Europe hits 100 GW of solar, but rocky road ahead says MEP


Europe’s combined 100 GW of installed solar capacity exceeds that of China, the U.S. and Japan combined, an audience of solar industry heads was told yesterday in Brussels at the SolarPower Europe 100 GW event. But despite this “remarkable milestone”, Europe is no longer in the global solar race, said Luxembourg MEP Claude Turmes.

Held at the BMW Brand Store in the Belgium capital, the SolarPower Europe event was a well-attended celebration of the continent’s bold solar progress.

CEO James Watson kicked off proceedings with snappy retelling of solar’s incredible growth in Europe over the past ten years.

“Considering we were at 3 GW a decade ago, 100 GW is a remarkable milestone,” Watson said. “This is the equivalent to 30 million solar-powered homes in Europe. And the challenge now is to reach the next 100 GW even faster.”

Watson bookended these words with this rather bullish statement of intent: solar is not in the business of asking for subsidy any more.

However, those words struck the wrong chord with Turmes, who had the crowd nodding in agreement with his blustery rhetoric, even calling out SolarPower Europe for going too far on the push for PV to operate beyond subsidy.

“Did the dotcom bubble of 200 stop the internet?”, he asked. “No. Will the solar bubbles of 2009-2011 stop solar? No. But I don’t share the optimism of others. We deployed 6 GW of solar in Europe last year. And with today’s existing policies, we are no longer in the race.”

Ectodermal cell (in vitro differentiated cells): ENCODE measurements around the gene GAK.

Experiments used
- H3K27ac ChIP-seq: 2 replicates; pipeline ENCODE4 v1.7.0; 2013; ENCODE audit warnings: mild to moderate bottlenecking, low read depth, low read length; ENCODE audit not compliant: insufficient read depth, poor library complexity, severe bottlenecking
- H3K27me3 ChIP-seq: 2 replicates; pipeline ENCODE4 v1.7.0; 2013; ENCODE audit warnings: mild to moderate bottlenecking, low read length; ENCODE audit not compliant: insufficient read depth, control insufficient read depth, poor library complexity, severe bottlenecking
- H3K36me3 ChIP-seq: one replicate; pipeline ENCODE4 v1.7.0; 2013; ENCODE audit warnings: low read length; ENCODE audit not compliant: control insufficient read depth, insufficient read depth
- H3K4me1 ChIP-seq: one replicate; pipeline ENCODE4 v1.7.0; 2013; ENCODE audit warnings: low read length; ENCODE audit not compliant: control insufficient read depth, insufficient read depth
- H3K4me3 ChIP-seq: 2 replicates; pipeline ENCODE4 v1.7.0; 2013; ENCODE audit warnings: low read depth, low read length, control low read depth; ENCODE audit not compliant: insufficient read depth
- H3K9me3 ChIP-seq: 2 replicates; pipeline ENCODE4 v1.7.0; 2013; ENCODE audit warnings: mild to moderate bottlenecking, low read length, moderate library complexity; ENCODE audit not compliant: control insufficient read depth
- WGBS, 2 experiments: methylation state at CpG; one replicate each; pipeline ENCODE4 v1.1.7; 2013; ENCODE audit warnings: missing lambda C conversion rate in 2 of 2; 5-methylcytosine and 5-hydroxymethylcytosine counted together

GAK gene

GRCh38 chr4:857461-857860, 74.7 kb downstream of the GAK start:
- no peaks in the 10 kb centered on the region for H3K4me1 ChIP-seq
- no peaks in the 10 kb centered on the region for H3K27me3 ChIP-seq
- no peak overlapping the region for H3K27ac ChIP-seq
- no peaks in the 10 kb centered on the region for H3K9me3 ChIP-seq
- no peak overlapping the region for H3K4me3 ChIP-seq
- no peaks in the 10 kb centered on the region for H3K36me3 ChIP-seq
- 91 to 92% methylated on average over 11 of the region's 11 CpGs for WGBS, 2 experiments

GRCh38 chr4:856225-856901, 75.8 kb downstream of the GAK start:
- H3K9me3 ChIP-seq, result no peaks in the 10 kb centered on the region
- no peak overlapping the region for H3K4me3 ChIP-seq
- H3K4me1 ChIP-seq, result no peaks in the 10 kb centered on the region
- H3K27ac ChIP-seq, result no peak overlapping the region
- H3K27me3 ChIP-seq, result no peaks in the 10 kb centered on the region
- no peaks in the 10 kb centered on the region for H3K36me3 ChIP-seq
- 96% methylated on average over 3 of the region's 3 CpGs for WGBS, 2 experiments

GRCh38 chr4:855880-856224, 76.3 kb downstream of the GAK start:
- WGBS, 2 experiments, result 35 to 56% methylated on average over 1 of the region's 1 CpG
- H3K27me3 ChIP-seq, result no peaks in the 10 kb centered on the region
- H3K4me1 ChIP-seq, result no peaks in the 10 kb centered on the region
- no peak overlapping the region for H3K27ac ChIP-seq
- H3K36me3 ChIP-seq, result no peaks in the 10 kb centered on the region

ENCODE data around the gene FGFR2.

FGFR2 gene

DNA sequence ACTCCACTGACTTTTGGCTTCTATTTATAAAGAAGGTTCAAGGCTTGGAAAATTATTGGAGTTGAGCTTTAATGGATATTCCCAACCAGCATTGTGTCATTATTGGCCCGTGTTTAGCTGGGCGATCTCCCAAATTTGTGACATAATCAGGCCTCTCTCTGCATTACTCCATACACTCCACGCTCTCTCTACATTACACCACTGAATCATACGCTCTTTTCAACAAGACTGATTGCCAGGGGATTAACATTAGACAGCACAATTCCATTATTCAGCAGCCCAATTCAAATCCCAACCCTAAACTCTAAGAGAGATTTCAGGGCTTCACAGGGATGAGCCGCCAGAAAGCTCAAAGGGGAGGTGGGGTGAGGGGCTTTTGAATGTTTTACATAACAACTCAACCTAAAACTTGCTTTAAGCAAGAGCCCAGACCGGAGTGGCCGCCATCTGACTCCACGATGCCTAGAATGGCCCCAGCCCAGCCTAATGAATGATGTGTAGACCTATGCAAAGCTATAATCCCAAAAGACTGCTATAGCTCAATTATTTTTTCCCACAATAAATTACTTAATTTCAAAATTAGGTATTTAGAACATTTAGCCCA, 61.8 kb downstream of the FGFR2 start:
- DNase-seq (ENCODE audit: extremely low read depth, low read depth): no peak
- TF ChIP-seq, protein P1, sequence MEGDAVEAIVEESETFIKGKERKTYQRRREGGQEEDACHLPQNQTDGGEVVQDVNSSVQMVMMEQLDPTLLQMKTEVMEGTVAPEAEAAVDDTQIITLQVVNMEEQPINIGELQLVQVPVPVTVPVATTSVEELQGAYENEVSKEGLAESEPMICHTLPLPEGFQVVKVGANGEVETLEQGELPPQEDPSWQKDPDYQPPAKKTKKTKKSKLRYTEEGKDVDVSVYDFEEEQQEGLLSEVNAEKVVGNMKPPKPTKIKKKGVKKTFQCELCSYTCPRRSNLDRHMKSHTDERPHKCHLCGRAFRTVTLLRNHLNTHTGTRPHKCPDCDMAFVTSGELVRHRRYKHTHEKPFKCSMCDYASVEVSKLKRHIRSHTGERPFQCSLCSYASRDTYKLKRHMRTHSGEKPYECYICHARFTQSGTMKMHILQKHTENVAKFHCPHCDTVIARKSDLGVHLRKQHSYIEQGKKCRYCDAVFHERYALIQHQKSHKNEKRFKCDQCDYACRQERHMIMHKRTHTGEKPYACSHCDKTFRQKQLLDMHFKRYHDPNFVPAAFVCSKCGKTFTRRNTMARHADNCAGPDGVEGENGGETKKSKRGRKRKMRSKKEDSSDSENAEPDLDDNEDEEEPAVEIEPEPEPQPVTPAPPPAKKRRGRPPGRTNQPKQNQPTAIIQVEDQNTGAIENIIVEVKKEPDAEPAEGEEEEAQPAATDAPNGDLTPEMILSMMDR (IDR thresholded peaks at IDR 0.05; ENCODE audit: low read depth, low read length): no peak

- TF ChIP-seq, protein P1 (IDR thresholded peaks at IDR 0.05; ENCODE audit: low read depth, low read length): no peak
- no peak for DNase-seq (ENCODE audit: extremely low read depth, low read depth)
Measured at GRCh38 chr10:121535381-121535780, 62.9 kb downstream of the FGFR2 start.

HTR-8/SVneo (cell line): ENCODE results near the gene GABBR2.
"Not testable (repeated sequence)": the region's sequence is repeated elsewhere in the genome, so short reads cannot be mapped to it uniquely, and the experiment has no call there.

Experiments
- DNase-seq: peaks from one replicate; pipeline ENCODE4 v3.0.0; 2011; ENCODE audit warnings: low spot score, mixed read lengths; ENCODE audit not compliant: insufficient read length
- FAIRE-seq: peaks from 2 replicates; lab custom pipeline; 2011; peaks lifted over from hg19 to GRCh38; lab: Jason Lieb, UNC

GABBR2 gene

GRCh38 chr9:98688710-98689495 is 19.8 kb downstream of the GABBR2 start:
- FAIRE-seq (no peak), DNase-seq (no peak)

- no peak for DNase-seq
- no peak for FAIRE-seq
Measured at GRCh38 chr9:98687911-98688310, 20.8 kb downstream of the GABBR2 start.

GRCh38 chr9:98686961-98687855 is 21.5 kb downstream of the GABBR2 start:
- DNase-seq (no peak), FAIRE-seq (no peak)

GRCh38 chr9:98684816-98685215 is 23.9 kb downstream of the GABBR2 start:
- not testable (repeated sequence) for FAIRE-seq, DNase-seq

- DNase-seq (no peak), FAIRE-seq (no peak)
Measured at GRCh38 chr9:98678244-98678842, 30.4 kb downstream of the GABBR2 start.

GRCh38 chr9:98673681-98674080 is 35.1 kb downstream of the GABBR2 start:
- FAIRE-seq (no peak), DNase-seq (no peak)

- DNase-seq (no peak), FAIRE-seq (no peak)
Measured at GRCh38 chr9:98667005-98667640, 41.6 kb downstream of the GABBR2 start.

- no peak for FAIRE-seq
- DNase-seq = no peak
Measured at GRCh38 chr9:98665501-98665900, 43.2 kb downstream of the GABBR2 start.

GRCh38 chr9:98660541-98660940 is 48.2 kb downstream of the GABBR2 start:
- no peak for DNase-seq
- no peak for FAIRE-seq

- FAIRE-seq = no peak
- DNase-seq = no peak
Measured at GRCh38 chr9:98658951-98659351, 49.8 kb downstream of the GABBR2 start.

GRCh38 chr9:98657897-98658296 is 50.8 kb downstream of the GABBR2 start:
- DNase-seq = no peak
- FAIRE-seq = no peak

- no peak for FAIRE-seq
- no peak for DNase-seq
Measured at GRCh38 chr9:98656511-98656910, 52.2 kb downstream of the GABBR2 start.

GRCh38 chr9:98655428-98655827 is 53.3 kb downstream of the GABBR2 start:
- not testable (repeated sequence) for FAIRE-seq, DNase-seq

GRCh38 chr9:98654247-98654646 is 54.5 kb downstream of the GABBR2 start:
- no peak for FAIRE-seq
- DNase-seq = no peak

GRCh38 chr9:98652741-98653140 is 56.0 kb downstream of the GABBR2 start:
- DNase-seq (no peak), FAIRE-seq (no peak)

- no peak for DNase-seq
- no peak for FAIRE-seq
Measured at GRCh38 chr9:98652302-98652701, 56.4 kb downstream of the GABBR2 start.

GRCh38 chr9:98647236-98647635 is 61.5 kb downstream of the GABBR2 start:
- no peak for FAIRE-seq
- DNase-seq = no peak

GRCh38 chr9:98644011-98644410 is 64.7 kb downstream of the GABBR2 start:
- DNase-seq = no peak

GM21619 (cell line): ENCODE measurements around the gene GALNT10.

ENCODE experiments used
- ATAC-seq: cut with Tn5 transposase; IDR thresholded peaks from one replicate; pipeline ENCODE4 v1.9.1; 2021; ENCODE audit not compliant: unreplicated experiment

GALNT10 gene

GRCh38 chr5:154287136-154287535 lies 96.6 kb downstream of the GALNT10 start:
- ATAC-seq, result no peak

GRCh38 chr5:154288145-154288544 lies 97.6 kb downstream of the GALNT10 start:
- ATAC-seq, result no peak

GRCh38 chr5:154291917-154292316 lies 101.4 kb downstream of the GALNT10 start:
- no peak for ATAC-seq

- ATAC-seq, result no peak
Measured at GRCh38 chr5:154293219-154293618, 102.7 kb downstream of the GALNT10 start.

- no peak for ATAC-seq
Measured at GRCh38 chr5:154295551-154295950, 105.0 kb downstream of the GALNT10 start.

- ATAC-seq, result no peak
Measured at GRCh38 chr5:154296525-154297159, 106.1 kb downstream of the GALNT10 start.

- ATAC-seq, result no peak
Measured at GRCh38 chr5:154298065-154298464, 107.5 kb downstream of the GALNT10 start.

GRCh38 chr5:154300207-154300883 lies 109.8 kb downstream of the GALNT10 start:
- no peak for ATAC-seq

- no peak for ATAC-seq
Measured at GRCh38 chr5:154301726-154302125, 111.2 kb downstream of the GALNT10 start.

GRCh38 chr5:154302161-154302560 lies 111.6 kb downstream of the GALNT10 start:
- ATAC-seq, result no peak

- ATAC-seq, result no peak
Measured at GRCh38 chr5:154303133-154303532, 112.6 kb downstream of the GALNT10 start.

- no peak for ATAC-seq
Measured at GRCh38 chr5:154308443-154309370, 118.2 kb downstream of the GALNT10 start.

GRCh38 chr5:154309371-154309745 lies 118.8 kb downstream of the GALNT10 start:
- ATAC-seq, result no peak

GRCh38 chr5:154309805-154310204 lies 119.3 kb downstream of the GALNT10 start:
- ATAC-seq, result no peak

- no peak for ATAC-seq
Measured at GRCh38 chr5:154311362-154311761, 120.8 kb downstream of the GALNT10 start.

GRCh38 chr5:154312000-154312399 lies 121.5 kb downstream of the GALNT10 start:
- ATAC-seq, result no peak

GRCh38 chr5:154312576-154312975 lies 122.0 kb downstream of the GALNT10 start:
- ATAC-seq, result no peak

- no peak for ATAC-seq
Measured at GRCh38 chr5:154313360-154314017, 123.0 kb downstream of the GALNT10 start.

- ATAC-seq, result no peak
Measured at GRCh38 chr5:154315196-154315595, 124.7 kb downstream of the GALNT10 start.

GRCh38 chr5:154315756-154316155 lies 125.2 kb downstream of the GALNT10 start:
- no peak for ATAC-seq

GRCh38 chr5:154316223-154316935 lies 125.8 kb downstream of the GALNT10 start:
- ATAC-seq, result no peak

Turmes rallied at the French government’s decision to continue its generous subsidies for its coal and nuclear industries, and warned that the European Commission (EC) is currently not fit for purpose when it comes to fighting solar’s corner.

“We need strong government, but the EC has neither the courage nor the political majorities to reform the EU Emissions Trading System (ETS) to something more useful for solar.”

Turmes explained how solar and other renewables are destined to miss out on matters such as priority dispatch while Europe’s energy market is distorted and suffering from overcapacity.

“Priority dispatch in a world of overcapacity leads to solar being the cheapest energy to curtail. The EC will not and cannot reform the ETS to expose coal or nuclear to the market, so they target renewables.”

Maros Sefcovic, Vice President of the EC, spoke glowingly of solar and its progress thus far in Europe, but skirted around discussing any tangible details or plans to aid the continent’s journey to the next 100 GW, speaking instead of more vague regulatory reform that he feels is required.

“What does solar need?,” he asked. “The right conditions for renewables, certainty for investors, better financing conditions to minimize market destabilization, and for the EC to reduce the administrative burden.”